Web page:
Behind the Smile: Getting to know Vera Sidlova '11

By Kristin Riegel

TMW: What brought you to Macalester?
VS: Well, I applied here in my gap year and what brought me is that in spirit, I thought that Mac was the school that would make me feel most comfortable as a person. I didn’t know a lot of about it but I also didn’t know too little either.TMW: What did you do in your gap year?
VS: I spent my gap year in Finland volunteering i antiracism program for adults and children. I was in charge of the regional program for students in western Finland.

TMW: What were the best and worst parts of your job?
VS: I really enjoyed what I was doing in terms of the work and I really enjoyed Finland and the people . . . but I had a lot of trouble with the organization and the projects surrounding the European Union. I learned a lot about bureaucracy and about people not always being willing to help you or work with you. Overall, it was really heart warming to do the actual work and really hard to deal with the bureaucracy.

TMW: Would you do it again?
VS: I really, really liked my gap year and I wouldn’t trade it for the world.

TMW: Did you have any expectations about the United States or Americans before you came here?
VS: I tried not to have many ideas but of course that’s not the way it works. I expected everything to be in a huge rush and that everything and everyone would be really busy and productive; that was my main stereotype. I also expected people to smile a lot. I don’t know why, but I thought people would always be smiling.

TMW: When you arrived at Macalester you were 20 years old. Was it hard being older than the other first year students?
VS: In the beginning it was because it was just another difference on top of other differences. But now I’ve found my place and I don’t see it.

TMW: What were some of the other differences that you faced? How have you dealt with those differences?
VS: I think a lot of the differences had to do with growing up in a different environment and just having less access to the world because I didn’t grow up with a lot of knowledge about what was going on. When English is your first language you have a lot more media sources. There were a lot of differences connected to growing up in those different environments but I think but I overcame those by listening to different people’s experiences and having them listen to mine.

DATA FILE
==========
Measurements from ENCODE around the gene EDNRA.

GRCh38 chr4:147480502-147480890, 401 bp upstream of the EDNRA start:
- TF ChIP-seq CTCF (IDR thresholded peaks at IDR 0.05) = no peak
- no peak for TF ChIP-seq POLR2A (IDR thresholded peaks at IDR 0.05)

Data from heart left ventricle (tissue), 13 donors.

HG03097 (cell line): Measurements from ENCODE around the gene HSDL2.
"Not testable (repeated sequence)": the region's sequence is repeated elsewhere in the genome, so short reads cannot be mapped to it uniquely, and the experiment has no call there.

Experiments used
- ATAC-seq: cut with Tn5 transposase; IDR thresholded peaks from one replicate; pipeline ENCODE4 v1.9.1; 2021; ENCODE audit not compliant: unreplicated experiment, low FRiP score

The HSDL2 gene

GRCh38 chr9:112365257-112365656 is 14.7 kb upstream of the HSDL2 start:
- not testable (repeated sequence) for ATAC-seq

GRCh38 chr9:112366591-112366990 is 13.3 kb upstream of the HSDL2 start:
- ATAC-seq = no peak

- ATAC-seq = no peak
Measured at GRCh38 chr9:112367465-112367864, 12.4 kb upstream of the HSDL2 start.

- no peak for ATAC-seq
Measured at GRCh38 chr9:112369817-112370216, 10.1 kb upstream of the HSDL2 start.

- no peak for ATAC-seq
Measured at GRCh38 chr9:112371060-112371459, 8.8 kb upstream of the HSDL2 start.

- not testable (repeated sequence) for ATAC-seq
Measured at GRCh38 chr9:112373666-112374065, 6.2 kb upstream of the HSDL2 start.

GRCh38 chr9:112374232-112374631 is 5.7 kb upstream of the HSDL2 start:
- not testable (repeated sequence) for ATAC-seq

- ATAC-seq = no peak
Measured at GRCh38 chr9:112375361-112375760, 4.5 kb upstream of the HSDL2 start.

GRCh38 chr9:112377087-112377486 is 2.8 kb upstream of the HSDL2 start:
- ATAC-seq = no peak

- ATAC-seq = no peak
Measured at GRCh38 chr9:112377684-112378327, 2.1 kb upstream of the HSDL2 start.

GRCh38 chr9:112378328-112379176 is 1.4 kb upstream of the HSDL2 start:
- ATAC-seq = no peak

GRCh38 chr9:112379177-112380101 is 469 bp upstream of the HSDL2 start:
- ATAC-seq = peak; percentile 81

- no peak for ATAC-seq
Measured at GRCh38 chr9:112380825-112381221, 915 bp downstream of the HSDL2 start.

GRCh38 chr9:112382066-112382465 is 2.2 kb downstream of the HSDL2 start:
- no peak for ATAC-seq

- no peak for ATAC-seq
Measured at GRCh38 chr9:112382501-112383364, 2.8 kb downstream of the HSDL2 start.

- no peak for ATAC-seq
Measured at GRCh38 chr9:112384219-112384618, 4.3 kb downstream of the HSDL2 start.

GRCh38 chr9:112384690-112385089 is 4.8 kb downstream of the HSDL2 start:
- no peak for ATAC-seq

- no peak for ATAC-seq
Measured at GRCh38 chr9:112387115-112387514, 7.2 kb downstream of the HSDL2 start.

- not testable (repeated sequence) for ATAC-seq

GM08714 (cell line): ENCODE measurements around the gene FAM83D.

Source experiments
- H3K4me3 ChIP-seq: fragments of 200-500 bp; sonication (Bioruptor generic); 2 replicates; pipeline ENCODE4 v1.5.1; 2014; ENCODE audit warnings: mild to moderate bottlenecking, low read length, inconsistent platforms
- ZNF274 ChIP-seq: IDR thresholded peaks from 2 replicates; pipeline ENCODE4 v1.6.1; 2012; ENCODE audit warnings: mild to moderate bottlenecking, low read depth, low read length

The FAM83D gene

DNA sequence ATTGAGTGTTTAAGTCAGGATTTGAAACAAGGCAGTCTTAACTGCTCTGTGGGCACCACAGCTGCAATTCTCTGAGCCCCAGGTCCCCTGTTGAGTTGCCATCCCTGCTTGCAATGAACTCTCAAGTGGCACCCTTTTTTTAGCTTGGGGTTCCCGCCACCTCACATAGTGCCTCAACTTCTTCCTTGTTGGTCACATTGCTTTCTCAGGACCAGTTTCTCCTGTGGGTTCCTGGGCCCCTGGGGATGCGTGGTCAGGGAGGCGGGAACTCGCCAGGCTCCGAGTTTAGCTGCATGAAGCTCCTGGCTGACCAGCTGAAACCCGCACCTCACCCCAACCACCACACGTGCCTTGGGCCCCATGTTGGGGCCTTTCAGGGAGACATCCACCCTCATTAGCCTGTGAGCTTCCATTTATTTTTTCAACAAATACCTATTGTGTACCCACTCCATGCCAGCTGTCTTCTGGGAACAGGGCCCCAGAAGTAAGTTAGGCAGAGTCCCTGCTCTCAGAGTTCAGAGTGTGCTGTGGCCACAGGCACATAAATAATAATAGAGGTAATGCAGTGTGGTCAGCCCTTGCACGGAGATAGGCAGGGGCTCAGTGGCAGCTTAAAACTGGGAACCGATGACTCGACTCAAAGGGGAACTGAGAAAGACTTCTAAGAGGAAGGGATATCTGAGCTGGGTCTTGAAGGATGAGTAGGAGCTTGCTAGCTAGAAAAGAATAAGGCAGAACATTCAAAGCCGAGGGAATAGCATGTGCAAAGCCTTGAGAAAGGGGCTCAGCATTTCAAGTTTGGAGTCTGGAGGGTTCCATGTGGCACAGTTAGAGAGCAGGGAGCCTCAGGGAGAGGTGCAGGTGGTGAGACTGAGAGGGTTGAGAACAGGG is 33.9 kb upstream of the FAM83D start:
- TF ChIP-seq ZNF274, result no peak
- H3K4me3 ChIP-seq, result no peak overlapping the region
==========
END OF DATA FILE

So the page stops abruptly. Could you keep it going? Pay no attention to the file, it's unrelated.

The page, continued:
TMW: In your time here, have you been able to engage with the Macalester and larger Twin Cities community since you’ve arrived? If so, how?
VS: The LOC (Lives of Commitment) program-both the large group meetings and the weekly volunteering at Neighborhood House. I am really invested in this . . . I think it adds another sphere to how I think about Macalester and the United States.

I’ve also been involved in exco (Experimental College). I’ve been teaching a class on Czech culture with Dominika Seblova. I’ve had to explain my culture to people before but never to a large national crowd that doesn’t know so much, which is explainable because Czech Republic is so small. It’s made me think about my own culture in ways that I never had to before. It adds a whole other angle.

TMW: Do you still have a lot of friends in the Czech Republic? Do you talk to them often?
VS: I have a really tight environment at home because I grew up in a small place. I talk to a lot of people often. However, it’s hard because the university culture there isn’t as Internet based and therefore my friends aren’t on the Internet as often.

TMW: How would you describe Macalester to your friends or family at home?
VS: It is a challenge because the vast majority of people I know have not been outside of Europe. I spend a lot of time describing Mac as a community because at home universities are just open spaces. I also describe the whole political field, that there’s a mission and that it [Macalester] is about forming people. And of course, I describe the weather. I don’t think people at home would believe that it could get as cold as it does.

TMW: If you had to tell the Macalester student body just a few things about the Czech Republic what would they be?
VS: That Europe is a collection of distinct nations, and also that the Czech Republic is full of beautiful places, not just Prague, which is the capital.